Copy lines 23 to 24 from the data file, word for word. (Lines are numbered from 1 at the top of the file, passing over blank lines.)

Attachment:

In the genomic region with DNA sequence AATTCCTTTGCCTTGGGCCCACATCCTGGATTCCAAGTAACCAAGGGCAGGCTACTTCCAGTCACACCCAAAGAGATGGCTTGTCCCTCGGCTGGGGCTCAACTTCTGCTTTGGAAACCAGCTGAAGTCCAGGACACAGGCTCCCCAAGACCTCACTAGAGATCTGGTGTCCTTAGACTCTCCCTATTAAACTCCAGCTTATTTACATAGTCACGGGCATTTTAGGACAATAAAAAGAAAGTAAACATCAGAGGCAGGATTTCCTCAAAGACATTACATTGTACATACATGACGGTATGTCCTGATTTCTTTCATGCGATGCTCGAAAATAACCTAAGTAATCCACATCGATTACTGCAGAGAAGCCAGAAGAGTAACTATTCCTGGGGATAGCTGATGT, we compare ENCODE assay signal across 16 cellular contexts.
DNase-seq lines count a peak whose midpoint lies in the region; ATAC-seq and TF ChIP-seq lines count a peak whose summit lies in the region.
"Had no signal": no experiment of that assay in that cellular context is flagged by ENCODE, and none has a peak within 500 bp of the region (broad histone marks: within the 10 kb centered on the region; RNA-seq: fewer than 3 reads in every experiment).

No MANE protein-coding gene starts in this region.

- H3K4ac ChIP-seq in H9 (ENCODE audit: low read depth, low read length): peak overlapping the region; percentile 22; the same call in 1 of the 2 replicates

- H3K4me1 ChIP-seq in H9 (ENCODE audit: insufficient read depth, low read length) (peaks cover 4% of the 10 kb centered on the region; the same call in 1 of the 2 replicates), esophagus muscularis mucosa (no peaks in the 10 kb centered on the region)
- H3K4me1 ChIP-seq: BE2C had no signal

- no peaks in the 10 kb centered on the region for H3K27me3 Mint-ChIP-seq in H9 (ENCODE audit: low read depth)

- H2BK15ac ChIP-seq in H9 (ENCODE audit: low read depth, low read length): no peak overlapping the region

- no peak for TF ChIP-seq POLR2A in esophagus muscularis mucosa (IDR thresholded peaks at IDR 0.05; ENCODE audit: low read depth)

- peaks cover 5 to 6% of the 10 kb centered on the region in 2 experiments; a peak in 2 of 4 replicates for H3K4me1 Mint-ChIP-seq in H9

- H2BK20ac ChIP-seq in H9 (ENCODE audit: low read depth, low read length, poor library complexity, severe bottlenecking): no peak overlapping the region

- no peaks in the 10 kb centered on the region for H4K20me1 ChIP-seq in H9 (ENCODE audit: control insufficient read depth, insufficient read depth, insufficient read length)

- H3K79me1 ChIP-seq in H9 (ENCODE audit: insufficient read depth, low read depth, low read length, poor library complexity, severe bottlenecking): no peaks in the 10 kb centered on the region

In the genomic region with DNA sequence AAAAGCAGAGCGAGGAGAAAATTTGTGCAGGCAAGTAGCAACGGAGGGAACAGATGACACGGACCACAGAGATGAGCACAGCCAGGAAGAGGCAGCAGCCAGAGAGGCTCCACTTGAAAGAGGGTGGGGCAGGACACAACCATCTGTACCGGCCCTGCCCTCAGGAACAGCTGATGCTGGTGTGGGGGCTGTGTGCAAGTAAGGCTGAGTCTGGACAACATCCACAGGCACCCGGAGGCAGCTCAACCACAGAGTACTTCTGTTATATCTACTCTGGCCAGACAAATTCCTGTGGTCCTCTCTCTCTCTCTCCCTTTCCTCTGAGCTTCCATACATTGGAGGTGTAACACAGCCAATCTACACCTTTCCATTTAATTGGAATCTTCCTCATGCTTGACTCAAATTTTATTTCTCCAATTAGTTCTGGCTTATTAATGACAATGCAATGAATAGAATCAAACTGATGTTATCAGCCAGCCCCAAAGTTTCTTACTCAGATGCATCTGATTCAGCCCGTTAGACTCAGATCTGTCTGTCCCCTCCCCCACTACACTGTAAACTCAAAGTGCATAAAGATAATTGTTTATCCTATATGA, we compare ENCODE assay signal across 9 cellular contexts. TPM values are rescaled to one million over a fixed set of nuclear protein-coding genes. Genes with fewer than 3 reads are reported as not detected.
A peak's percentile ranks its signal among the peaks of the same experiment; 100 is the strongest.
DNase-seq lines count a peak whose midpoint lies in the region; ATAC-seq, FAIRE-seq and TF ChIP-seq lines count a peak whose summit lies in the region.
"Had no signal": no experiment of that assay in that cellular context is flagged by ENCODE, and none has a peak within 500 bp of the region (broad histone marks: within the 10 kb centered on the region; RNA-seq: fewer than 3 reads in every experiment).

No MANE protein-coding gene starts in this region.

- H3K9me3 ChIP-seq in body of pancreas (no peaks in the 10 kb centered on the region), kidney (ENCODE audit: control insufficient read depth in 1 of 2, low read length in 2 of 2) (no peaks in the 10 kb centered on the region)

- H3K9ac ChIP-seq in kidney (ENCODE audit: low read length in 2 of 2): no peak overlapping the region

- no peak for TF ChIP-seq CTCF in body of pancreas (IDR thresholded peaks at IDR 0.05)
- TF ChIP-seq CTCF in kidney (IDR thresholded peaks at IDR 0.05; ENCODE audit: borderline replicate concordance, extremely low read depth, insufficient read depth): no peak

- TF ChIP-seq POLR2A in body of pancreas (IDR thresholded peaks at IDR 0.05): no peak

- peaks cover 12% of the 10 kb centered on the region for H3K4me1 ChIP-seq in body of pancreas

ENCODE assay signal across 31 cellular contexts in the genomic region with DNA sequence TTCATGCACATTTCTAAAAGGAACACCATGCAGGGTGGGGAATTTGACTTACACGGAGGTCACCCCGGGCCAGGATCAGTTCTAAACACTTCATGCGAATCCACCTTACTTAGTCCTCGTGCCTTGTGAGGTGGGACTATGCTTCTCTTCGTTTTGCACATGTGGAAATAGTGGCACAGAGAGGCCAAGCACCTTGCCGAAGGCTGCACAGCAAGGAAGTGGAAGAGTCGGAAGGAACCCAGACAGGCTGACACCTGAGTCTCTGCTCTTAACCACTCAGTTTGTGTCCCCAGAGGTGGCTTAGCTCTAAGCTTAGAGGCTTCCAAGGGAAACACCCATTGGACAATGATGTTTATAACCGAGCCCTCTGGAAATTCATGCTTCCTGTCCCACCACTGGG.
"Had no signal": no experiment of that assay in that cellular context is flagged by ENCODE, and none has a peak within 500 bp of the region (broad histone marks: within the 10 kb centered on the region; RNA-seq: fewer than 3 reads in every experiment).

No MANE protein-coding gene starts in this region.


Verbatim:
- TF ChIP-seq CTCF in kidney (IDR thresholded peaks at IDR 0.05; ENCODE audit: borderline replicate concordance, extremely low read depth, insufficient read depth): no peak

- TF ChIP-seq POLR2A in body of pancreas (IDR thresholded peaks at IDR 0.05): no peak